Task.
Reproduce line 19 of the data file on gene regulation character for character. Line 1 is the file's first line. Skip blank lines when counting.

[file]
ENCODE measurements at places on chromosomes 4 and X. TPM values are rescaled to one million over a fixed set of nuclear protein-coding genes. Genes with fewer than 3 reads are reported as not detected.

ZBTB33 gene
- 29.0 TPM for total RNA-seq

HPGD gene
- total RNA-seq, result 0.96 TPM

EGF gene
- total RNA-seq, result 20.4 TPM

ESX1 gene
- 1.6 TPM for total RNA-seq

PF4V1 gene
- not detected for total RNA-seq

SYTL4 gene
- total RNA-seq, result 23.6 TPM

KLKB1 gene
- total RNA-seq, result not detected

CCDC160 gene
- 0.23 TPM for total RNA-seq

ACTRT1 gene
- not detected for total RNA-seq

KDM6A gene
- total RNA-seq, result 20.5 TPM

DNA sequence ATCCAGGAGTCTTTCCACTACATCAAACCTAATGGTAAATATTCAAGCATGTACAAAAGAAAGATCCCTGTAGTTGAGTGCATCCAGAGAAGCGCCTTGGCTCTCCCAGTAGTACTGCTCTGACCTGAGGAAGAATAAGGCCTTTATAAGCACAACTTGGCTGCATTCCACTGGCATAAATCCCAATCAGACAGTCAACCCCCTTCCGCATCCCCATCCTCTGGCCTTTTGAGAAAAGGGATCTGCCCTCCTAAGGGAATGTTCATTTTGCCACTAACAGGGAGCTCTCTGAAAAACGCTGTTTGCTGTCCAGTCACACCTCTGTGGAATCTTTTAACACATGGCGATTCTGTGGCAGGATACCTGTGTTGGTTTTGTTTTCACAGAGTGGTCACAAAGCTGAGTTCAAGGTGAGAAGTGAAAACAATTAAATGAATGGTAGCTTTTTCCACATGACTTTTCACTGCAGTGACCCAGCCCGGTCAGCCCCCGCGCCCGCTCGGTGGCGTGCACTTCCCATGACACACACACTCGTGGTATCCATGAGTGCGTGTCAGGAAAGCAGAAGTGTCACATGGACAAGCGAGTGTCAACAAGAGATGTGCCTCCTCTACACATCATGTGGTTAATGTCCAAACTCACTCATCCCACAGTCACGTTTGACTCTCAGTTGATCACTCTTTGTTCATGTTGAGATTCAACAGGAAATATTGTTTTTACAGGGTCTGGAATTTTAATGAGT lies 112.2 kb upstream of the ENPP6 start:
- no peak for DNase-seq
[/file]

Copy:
- not detected for total RNA-seq